Child care in Cannington or any Perth suburb is subject to the Australian EYLF, or Early Years Learning Framework. The Framework is also referred to as “Belonging, Being and Becoming.” One of the major acknowledgments of the EYLF is that children learn better through play. EYLF calls it “play-based learning,” but we call it “learning through play.”
Learning through play is our motto at each Cuddles Childcare Centre in the Perth area. We do everything we can to provide play activities that help your child learn. But why do we believe in “learning through play”? Because numerous studies show that it works.
Children learn better when they are having fun and are fully engaged with their world. Philosophers such as Rousseau and Locke knew the efficacy of learning through play. Thanks to the EYLF, we know it in this era, too.
What the EYLF Says about Play-Based Learning
The EYLF defines play-based learning as: “a context for learning in which children organise and make sense of their social worlds, as they actively engage with people, objects and representations.”
They describe play-based learning as having a number of characteristics.
Pleasurable play is an activity in which the child derives pleasure and enjoyment. Even though there are frustrations, fears and challenges, enjoyment is the overriding emotion.
Symbolic play is defined as pretend play that often has a “what if” quality. It is noted that the educator doesn’t always know or have to know what the symbolic aspects mean to the child.
Active play is defined as play that requires action, which is further defined as physical, mental or verbal engagement with ideas, people, materials or the environment.
Voluntary play is defined as that which is chosen freely. Often, a child is invited to play and chooses to join.
Process oriented play is defined as play that may not have a goal or an endgame, but is “a means unto itself.”
Self-motivating play is defined as play that acts as its own reward to the player.
In 2008, Play England produced a study by S. Lester and S. Russell called, “Play for a change. Play policy and practice: A review of contemporary perspectives.” The results of that study indicate that play changes the structure of a child’s brain. Stimulation and secure attachments are known to be crucial to brain development in children. Play allows children to engage in “active exploration” that helps the brain create neurological pathways. According to the study, play can help create a brain that possesses “increased flexibility and improved potential for learning later in life.”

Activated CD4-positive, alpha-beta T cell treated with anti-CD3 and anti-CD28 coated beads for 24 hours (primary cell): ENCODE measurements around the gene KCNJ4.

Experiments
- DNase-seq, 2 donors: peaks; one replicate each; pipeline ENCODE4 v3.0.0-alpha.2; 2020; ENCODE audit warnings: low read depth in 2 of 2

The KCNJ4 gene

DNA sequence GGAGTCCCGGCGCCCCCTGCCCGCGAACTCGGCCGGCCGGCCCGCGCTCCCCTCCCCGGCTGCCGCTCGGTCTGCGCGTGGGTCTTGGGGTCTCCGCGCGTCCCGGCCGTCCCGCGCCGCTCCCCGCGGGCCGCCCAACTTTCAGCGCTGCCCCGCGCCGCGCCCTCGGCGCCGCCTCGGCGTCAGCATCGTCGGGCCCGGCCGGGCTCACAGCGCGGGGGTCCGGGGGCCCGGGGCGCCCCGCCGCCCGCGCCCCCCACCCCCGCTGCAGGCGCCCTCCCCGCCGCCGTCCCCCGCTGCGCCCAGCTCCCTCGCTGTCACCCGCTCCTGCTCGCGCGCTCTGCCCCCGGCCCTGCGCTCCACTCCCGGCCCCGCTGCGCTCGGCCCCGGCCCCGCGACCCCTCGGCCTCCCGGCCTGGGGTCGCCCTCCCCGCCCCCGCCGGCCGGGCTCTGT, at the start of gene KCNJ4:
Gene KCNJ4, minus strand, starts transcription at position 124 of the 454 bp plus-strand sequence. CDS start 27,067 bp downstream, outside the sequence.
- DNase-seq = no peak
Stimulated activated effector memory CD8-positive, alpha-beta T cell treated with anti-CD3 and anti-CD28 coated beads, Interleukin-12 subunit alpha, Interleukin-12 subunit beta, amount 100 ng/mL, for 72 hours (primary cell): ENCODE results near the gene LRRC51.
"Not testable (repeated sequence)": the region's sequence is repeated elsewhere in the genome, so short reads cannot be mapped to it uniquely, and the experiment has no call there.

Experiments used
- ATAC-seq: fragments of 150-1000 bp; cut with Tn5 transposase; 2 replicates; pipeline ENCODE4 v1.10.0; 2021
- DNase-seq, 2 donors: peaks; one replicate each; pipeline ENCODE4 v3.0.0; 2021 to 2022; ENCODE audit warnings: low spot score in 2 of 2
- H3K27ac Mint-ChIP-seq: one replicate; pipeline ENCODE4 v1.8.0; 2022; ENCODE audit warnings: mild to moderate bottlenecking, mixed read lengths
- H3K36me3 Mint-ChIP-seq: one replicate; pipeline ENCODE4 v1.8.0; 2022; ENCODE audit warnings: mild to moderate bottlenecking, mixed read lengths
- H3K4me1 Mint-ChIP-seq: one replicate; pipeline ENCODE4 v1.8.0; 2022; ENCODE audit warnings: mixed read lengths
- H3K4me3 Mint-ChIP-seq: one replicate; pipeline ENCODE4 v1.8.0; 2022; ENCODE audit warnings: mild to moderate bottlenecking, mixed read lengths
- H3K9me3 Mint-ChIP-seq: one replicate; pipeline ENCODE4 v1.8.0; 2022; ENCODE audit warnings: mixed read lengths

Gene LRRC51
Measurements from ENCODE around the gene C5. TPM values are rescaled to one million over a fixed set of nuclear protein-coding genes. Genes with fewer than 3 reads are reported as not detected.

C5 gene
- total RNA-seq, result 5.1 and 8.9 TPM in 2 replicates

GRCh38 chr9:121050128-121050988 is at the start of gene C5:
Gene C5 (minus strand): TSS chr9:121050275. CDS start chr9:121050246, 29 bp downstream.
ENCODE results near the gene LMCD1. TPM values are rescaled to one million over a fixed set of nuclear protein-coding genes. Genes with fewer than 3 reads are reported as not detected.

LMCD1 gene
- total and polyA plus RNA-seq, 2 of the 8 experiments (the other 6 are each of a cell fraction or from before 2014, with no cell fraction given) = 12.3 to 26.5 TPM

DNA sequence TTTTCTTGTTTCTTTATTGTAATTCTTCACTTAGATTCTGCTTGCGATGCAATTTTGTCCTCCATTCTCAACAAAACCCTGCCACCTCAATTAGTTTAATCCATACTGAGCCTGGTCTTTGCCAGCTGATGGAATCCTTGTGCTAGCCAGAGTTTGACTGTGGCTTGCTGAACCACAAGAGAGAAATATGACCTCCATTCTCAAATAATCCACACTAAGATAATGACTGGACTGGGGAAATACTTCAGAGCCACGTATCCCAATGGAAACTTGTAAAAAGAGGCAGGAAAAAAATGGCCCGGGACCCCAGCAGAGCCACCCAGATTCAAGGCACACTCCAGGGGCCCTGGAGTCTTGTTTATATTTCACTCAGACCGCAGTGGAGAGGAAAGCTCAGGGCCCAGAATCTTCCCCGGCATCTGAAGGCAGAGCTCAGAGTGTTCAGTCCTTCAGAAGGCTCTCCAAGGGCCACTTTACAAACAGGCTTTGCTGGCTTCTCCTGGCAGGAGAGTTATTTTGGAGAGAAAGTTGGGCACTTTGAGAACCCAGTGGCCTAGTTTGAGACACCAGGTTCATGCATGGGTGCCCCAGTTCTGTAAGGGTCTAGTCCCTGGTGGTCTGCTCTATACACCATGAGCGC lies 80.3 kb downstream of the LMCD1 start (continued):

When children play, they explore, identify, take risks, negotiate and take meaning. High quality play experiences are likely to enhance memory skills, regulation of behaviour, language development and social skills. This leads to the enhancement of academic learning and social adjustment, not only in school, but throughout life.
At Cuddles Childcare Centres, we strive to provide the highest quality play experiences for your children because we know that it will help them throughout their lives. Besides, we love seeing children have fun.
The Recommended Guidelines for Learning Through Play
EYLF recommends a loose set of guidelines for play that promotes health and wellbeing while developing many different kinds of motor skills. They recommend that all child care centres provide a daily schedule that includes active play, both indoors and outdoors. Creative expression, movement and music should also be incorporated. They also recommend that adults engage in active play with the children from time to time for role modelling.
Building Social Competence
According to Lester and Russell, 2008, play helps children define social and physical space among their peers. In other words, they develop social competence. They learn to create relationships, resolve conflict, negotiate with their peers to create shared outcomes and regulate their behaviours to adhere to societal norms.
Children become acclimated to making their own choices; this produces optimism and increased self-esteem. In addition, nearly every trait that marks an effective learner is developed through play. These include: curiosity, resilience, optimism, openness, creativity and focus.
Contact your nearest Cuddles Childcare Centre to learn more.